Home BUSINESS News Puff Bar Stays Top Teen Vaping Choice, as Juul Slips

Puff Bar Stays Top Teen Vaping Choice, as Juul Slips

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Puff Bar Stays Top Teen Vaping Choice, as Juul Slips

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About 14% of U.S. high-school students—an estimated 2.1 million of them—said they had used e-cigarettes at least once during the past 30 days. An estimated 2.55 million total students, including those in middle school, had vaped during the past 30 days, according to the survey.

The data are based on a national survey conducted between Jan. 18 and May 31.

Last year, about 11% of U.S. high-school students, or an estimated 1.7 million, said they had used e-cigarettes at least once during the past 30 days.

The annual school-based survey is conducted by the Food and Drug Administration and the Centers for Disease Control and Prevention. Since 1999, it has collected information on tobacco use from middle-school and high-school students. The CDC said changes in methodology over the past two years because of the Covid-19 pandemic made this year’s survey difficult to compare with prior years.

About 14.5% of middle- and high-school vapers said their usual brand was Puff Bar, which was followed in popularity by Reynolds American Inc.’s refillable Vuse brand with 12.5%, Hyde with 5.5% and Smok with 4%. Some 22% of young vapers reported that their usual brand was a brand other than the 13 listed on the survey. The number of young people who identified Juul as their usual brand was too small to be statistically reliable, the CDC said.

Puff Bar is selling its e-cigarettes in the U.S. unlawfully without FDA authorization, according to a warning letter sent by the agency to Puff Bar on Thursday. Puff Bar submitted an application earlier this year to the FDA for authorization of its products, and that application is still pending, according to the company.

Puff Bar Co-Chief Executive

Nick Minas

said Thursday that the company hasn’t manufactured enough product over the past two years for its brand to have had a substantial effect on youth use, and that preventing youth use was Puff Bar’s top priority. He said that young people in the survey had used the term “Puff Bar” to refer to other similar e-cigarette brands.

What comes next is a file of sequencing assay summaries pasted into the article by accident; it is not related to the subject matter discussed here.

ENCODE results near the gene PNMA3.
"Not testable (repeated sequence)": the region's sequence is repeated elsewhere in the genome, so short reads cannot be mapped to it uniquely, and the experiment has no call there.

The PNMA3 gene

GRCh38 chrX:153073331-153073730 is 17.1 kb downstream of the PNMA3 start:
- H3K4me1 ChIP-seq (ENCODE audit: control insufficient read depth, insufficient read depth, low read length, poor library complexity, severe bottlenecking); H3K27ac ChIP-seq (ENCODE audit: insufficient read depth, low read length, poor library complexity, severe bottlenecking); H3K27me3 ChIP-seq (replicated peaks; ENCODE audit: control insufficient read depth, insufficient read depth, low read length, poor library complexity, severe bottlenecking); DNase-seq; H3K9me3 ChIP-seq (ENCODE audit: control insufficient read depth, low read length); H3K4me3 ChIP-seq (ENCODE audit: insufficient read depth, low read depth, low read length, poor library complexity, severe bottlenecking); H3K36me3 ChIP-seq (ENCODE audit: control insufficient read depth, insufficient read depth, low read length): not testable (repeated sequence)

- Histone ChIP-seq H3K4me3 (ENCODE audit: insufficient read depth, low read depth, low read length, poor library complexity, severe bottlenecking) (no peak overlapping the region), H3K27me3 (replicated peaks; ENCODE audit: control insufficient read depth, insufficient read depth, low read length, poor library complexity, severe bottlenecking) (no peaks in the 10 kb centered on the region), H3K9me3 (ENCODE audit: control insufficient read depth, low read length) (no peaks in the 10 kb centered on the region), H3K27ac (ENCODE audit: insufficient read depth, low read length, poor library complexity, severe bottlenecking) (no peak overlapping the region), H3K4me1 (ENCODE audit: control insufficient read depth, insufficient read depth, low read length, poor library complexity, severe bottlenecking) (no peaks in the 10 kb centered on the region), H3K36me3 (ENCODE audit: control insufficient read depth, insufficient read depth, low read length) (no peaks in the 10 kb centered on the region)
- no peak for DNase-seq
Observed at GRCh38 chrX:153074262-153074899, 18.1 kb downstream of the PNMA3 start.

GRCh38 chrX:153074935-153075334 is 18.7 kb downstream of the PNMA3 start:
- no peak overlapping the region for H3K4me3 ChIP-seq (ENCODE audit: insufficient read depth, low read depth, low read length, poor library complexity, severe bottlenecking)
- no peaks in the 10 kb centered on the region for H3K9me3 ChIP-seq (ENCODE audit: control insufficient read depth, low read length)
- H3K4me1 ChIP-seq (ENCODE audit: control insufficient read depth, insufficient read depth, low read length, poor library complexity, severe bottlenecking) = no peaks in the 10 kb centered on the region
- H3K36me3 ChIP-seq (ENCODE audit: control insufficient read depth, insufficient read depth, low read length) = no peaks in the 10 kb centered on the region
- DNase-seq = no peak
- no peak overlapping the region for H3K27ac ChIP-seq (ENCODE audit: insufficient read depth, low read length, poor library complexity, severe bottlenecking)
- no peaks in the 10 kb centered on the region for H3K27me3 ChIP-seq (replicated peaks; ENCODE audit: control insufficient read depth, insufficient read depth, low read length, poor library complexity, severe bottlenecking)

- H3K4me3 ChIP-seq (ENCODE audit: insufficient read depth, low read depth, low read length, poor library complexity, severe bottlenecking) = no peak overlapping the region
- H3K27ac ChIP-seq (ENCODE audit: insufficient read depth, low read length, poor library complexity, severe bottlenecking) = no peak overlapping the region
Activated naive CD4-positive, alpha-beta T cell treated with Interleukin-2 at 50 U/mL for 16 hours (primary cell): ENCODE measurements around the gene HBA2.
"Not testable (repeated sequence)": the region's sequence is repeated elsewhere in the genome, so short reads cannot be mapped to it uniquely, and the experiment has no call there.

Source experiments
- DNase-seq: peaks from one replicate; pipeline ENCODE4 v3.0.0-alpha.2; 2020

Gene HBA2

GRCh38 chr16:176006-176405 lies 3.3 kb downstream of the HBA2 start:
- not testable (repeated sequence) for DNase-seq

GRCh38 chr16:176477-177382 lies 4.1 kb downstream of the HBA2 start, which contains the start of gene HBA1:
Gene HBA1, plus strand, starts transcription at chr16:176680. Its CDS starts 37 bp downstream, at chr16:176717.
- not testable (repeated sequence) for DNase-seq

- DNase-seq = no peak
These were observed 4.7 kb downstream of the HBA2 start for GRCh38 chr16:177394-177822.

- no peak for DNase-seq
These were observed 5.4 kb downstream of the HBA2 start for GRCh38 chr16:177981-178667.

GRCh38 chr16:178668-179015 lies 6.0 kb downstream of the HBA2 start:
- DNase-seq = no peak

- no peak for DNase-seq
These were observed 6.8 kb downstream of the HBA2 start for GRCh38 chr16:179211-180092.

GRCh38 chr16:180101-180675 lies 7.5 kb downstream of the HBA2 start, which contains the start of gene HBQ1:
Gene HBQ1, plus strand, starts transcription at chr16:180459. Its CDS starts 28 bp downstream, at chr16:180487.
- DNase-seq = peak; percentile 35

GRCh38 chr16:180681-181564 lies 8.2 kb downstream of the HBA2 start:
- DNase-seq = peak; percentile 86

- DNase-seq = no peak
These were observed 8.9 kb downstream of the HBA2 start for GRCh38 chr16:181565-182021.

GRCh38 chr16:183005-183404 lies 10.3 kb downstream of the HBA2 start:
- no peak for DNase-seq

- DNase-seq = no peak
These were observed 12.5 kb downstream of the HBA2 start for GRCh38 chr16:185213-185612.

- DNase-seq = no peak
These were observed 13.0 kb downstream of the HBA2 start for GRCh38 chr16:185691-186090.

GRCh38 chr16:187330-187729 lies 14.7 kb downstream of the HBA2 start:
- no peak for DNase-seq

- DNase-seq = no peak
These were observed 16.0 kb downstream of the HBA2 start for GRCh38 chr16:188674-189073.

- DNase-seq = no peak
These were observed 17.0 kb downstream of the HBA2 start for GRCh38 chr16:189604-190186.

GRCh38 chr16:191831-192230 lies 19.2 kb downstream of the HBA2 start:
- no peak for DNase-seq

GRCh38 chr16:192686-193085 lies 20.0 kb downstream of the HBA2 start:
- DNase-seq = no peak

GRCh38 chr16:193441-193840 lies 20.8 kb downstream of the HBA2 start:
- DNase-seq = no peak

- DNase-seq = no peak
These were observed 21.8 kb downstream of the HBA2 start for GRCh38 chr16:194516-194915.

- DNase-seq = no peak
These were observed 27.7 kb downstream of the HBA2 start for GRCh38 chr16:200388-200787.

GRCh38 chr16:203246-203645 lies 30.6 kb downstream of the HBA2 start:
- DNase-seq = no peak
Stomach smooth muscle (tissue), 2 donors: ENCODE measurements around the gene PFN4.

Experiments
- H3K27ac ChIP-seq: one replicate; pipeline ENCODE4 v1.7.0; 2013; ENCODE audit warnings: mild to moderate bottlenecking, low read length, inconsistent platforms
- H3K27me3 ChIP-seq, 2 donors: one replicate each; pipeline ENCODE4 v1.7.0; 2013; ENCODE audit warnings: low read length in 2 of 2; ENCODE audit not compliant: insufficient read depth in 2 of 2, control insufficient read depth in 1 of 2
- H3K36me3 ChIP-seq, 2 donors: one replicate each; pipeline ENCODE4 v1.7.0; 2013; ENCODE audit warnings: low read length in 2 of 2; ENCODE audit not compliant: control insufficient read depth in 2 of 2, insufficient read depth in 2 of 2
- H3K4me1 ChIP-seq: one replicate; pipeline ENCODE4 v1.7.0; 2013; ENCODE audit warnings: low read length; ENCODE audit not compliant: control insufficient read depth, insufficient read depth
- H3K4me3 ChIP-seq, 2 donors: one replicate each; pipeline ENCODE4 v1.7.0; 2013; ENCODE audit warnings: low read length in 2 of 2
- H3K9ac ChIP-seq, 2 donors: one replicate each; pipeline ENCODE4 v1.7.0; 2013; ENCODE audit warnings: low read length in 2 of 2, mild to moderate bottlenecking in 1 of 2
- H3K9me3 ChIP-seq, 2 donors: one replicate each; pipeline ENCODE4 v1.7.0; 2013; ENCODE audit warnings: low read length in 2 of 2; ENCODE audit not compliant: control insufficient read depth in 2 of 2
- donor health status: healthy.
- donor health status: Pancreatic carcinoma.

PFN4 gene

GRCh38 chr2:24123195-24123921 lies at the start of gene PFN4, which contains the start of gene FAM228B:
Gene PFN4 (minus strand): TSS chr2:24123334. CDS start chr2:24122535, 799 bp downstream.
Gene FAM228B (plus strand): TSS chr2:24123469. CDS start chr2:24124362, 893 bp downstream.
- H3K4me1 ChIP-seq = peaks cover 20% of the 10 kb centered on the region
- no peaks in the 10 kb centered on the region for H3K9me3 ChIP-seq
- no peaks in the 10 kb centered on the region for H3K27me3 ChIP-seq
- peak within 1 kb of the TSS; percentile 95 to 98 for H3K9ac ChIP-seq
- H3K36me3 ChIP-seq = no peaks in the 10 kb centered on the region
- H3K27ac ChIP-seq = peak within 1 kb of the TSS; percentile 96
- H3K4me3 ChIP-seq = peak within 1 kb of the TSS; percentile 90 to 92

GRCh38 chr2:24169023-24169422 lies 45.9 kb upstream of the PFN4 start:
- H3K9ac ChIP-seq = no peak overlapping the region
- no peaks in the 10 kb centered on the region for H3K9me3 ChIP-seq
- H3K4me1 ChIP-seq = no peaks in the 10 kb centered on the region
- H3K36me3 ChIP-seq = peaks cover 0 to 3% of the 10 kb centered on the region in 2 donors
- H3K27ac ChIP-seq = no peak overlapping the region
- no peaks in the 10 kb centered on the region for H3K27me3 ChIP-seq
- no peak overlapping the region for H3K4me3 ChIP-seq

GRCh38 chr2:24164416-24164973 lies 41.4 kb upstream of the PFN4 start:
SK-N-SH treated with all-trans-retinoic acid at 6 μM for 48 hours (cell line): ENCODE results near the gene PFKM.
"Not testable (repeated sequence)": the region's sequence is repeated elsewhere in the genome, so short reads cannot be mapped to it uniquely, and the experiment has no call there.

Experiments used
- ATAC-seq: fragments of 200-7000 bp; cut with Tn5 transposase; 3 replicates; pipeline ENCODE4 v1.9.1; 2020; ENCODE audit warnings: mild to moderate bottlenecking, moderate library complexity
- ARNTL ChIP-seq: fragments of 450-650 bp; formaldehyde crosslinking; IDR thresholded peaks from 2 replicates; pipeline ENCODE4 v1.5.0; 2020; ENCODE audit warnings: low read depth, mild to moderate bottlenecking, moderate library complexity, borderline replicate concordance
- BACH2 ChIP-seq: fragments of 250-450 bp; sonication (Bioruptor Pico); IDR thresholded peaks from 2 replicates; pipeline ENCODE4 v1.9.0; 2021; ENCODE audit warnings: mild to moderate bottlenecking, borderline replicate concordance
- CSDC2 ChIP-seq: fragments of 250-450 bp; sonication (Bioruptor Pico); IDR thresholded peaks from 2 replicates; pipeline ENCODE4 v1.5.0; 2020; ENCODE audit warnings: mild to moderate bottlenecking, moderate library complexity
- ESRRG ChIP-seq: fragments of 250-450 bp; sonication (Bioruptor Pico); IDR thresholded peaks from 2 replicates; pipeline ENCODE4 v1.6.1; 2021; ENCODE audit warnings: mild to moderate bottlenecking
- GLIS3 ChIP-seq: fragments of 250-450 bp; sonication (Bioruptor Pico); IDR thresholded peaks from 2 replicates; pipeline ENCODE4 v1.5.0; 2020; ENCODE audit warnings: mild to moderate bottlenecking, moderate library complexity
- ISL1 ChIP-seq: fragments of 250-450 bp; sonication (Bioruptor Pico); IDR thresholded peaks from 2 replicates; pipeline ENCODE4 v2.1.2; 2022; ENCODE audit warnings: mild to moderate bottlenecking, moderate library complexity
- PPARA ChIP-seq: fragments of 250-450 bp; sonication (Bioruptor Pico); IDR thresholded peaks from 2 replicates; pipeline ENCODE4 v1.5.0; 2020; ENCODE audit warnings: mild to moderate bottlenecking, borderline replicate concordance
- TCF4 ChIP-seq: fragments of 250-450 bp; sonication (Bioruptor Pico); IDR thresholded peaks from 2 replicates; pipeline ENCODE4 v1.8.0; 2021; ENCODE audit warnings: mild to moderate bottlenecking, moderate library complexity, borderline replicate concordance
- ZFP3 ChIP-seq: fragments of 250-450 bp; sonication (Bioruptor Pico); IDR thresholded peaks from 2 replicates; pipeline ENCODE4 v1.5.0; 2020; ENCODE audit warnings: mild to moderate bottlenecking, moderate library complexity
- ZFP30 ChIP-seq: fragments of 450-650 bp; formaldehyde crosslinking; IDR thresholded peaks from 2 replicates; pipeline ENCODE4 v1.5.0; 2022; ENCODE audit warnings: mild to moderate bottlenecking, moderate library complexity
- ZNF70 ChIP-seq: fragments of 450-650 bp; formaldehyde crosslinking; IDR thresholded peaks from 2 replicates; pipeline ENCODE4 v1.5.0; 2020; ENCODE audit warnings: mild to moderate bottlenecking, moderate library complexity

“This is a very unfortunate circumstance and only makes more room for nefarious brands and players to continue to profit and illegally sell,” Mr. Minas wrote in a text message to The Wall Street Journal, adding that he was disappointed by the FDA’s warning letter.

The FDA on Thursday also ordered e-cigarette manufacturer Magellan Technology Inc. to take its Hyde e-cigarettes off the market, rejecting an application Magellan had submitted to the agency. Magellan didn’t immediately respond to a request for comment.

About 14.5% of middle- and high-school vapers said Puff Bar was their usual brand.



Photo:

Marshall Ritzel/Associated Press

Juul Labs Inc. in 2018 attracted regulators’ attention when its sleek, flash-drive-shaped vaporizers became a teen status symbol. For three years, it was the most commonly used e-cigarette brand among U.S. high-schoolers. Under pressure from regulators and facing investigations into its marketing practices, Juul halted most of its U.S. advertising, shut down its Facebook and Instagram accounts and stopped selling most of its flavors in the U.S.

Thousands of lawsuits have been filed against Juul over the past several years, alleging that the company marketed its e-cigarettes to children. Since last year, Juul has agreed to pay more than $525 million in settlements with dozens of states that investigated or brought lawsuits against the company. Juul has said it never marketed to underage users and has been trying to regain the public’s trust.

The fact that Juul no longer ranks among the brands used most by young people demonstrates the company’s ability to help adult cigarette smokers switch to less-harmful products “while using data-driven measures to keep our products away from underage users,” Juul said in a written statement on Thursday.

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Juul is now in a dispute with the FDA over whether it can keep its e-cigarettes on the U.S. market. The company is expected as soon as this week to start discussions with lenders for financing that would carry the company through a potential chapter 11 bankruptcy filing.

In 2019, the federal minimum age to purchase products rose to 21 from 18. Underage vaping in the U.S. has since declined, but regulators have continued to try to curb youth use of e-cigarettes. The FDA in 2020 restricted flavors of refillable e-cigarettes such as Juul and Vuse. The flavor restrictions didn’t apply to disposable e-cigarettes, whose sales soared after the policy went into effect.

In the latest survey, more than half of young e-cigarette users said they used disposable devices such as Puff Bar.

Puff Bar remained on the market despite an order in 2020 by the FDA for the company to halt its U.S. sales. Puff Bar reformulated its ingredients last year to use nicotine that wasn’t derived from tobacco, in an attempt to sidestep the agency’s jurisdiction.

A government spending bill passed in March of this year gave the FDA authority over Puff Bar and other e-cigarettes made with synthetic nicotine, closing the loophole that had allowed Puff Bar to stay on the market. The agency has sent hundreds of warning letters to manufacturers and retailers selling synthetic-nicotine e-cigarettes that aren’t authorized for sale in the U.S.

Under the new law, synthetic nicotine products as of July 13 can no longer be sold legally in the U.S. without FDA authorization.

Write to Jennifer Maloney at jennifer.maloney@wsj.com

Cigarettes and Vaping Under Scrutiny

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